National Weather Service Issues Winter Storm Warning for East Coast

Don't like to read?

national weather service

On Jan. 21, 2016, the National Weather Service issued the year’s first winter storm warning, which could lead to significant effects for the East Coast of the United States. The storm, which could also affect the Southeast and Midwest, is predicted to start early Friday, January 22, and last for an approximate 36 hours. Many airlines have already cancelled thousands of flights going to and from the coast, and also within the United States.

This storm will affect millions living on the East Coast. Snow started to fall rapidly in Washington D.C., which is predicted to be in the storm’s bullseye, and will spread in a northeastern direction. The cities that will be affected by this winter storm warning will be cities between the nation’s capital and New York City, which is nearly a quarter of the nation and nearly 15 different states.

Washington D.C. could see up to 2.5 feet of snow by the conclusion of the storm on Saturday night. The heavy snow will also consist of winds and gusts. According to the National Weather Service, it is predicted that sustained winds could be as high as 30 miles per hour with gusts of at least 10 miles per hour. Even stronger gusts of up to 65 miles per hour could hit Maryland beginning at 1 a.m. EST and lasting for at least 12 hours.

Conditions will be the worst on Friday afternoon and through the night, with the storm declining through Saturday. Thunder snow could also occur at the conclusion of the storm. In total, the East Coast could see anywhere from 16-30 inches of snow, with Washington D.C. predicted to have the highest recorded amount.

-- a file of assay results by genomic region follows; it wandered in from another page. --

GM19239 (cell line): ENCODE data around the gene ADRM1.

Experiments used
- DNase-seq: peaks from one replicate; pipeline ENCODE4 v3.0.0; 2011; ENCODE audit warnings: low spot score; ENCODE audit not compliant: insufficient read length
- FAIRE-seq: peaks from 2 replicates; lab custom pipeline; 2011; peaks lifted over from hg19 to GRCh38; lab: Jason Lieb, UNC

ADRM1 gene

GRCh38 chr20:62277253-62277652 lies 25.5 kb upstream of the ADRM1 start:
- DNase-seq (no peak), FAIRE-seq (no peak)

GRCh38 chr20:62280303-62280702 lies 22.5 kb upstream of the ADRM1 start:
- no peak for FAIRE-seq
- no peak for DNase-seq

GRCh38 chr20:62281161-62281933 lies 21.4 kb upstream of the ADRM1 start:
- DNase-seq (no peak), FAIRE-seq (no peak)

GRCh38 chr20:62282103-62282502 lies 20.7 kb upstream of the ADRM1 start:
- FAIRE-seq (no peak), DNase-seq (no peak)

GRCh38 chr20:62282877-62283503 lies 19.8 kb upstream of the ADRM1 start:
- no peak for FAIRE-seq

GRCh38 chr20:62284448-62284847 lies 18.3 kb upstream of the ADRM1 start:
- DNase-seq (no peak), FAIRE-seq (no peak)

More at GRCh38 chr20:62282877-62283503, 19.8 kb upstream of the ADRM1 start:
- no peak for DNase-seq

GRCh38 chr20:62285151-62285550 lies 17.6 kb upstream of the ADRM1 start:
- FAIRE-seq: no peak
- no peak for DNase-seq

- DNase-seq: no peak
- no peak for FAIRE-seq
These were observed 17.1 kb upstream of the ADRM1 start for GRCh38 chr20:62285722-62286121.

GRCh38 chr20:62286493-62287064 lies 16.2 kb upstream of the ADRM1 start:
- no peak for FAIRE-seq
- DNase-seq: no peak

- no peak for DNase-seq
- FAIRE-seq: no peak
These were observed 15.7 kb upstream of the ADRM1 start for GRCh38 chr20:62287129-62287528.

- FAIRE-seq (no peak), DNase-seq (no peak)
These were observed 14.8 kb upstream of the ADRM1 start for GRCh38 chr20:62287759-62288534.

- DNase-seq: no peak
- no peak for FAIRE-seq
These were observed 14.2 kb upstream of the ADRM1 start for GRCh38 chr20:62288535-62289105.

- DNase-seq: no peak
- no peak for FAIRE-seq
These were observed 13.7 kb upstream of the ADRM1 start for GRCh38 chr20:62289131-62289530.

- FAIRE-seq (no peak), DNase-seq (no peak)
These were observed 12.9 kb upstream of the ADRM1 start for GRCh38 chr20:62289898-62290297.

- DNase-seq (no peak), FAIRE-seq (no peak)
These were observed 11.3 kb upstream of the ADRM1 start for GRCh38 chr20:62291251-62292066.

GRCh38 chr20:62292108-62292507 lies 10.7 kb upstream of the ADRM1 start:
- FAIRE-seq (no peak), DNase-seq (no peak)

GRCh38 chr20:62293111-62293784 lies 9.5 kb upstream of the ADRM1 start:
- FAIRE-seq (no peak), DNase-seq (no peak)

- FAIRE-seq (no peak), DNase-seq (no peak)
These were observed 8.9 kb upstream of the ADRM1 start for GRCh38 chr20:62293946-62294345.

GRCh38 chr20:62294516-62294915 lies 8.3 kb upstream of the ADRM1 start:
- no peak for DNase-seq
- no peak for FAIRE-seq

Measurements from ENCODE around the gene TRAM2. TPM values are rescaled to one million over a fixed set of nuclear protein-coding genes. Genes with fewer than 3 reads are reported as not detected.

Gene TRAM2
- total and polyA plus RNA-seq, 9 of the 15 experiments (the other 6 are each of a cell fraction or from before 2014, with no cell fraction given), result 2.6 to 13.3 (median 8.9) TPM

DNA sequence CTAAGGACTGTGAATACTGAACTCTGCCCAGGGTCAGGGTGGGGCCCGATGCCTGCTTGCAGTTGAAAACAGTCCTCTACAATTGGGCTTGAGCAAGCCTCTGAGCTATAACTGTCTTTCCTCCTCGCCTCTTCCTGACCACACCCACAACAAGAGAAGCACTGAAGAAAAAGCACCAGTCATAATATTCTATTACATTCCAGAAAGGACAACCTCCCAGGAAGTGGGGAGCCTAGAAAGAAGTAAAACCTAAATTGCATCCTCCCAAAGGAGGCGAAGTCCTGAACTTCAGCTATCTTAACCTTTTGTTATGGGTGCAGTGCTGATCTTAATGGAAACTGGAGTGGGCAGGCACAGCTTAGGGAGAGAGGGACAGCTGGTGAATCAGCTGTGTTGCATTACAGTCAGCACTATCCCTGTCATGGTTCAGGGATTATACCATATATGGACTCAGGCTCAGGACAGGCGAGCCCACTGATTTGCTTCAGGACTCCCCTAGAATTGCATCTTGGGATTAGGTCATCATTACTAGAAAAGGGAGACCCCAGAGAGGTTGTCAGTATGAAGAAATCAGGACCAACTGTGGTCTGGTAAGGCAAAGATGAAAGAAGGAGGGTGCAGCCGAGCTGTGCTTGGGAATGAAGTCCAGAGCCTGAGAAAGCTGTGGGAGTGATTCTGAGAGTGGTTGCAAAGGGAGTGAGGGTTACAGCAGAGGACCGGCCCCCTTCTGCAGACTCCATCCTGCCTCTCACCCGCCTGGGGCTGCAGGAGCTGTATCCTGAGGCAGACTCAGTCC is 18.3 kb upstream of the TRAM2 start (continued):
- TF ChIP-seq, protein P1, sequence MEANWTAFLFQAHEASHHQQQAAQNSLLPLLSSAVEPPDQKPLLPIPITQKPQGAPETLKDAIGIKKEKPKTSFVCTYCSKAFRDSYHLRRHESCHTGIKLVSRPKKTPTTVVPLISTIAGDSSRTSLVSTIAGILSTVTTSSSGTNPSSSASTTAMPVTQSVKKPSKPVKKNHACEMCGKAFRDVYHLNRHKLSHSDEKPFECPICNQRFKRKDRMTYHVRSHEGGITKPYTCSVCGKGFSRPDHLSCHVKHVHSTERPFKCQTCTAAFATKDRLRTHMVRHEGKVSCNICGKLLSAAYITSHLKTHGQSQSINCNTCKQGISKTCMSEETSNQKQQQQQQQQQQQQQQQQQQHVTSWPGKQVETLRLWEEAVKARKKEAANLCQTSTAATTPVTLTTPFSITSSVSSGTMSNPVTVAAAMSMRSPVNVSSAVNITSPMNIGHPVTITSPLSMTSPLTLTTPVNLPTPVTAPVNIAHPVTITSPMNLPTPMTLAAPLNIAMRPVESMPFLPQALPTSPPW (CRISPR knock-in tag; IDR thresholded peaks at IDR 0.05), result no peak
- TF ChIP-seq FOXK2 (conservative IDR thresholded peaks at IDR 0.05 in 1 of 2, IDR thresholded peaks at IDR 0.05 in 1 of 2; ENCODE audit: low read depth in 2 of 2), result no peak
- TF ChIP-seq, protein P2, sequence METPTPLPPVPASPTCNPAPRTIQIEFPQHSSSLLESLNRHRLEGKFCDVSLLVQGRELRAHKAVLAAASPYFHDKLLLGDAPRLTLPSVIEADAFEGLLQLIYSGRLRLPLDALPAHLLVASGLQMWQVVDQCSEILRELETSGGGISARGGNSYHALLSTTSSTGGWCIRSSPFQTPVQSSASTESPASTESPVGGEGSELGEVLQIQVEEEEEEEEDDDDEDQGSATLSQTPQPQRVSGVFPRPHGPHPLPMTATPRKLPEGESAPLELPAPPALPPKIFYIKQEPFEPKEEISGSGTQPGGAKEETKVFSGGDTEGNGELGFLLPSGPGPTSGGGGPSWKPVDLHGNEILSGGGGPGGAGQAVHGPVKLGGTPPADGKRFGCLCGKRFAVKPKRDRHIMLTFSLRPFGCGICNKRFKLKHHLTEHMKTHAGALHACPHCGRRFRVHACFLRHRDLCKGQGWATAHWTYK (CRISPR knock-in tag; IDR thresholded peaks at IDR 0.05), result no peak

In addition to the high levels of snow from the winter storm on the East Coast, the National Weather Service also issued ice effects in the Southeast. Areas in Oklahoma, through Tennessee, and even areas reaching to North Carolina could be affected by snow as well as ice. Certain cities have already seen freezing ice and sleet. Ashville, Tenn., and Charlotte, N.C., are already starting to see levels of snow as well, though the National Weather Service announced they will mostly be affected by ice. Those cities have already been affected by numerous roads becoming slick and around 20,000 power outages. Nashville, Tenn. could be affected by up to seven inches of snow, along with the ice effects. It is also predicted by the National Weather Service that 30 million residents will be affected by the conclusion of the weekend.

The National Weather Service has issued what could be the biggest winter storm warning of the year. A total of 6,000 flights and counting have already been cancelled. The majority of the cancelled flights are centered in New York City, Washington, D.C., and Philadelphia. Many major airlines have already issued waivers for their cancelled flights. According to CBS News, flights should be back on their regular schedule by Sunday.

With roads, schools, and flights already being affected by the winter storm warnings throughout the entire East Coast, sporting events will also be affected this weekend. North Carolina, which is predicted to see snow and ice, is among those that will be affected. The Carolina Panthers, who have only lost one game this year and are a league favorite to be in this year’s Super Bowl, will host the Arizona Cardinals in Charlotte on Sunday. This game will be for the NFC championship and will determine who will attend the Super Bowl. It was reported that many Cardinals fans made adjustments to their flights after the National Weather Service issued the winter storm warning and flew to Charlotte early in order to avoid the climax of the storm. Other games that were postponed includes NBA games in Washington and Philadelphia, as well as an NHL game in Washington, D.C.

By Tricia Manalansan

CNN: Blizzard with ‘life and death implications’ menaces Washington, Mid-Atlantic
The Washington Post: Blizzard warning updates: Snow picking up across Washington region
CBS News: Canceled flights pile up as blizzard hits East Coast
Image Courtesy of Anthony Quintano’s Flickr Page – Creative Commons License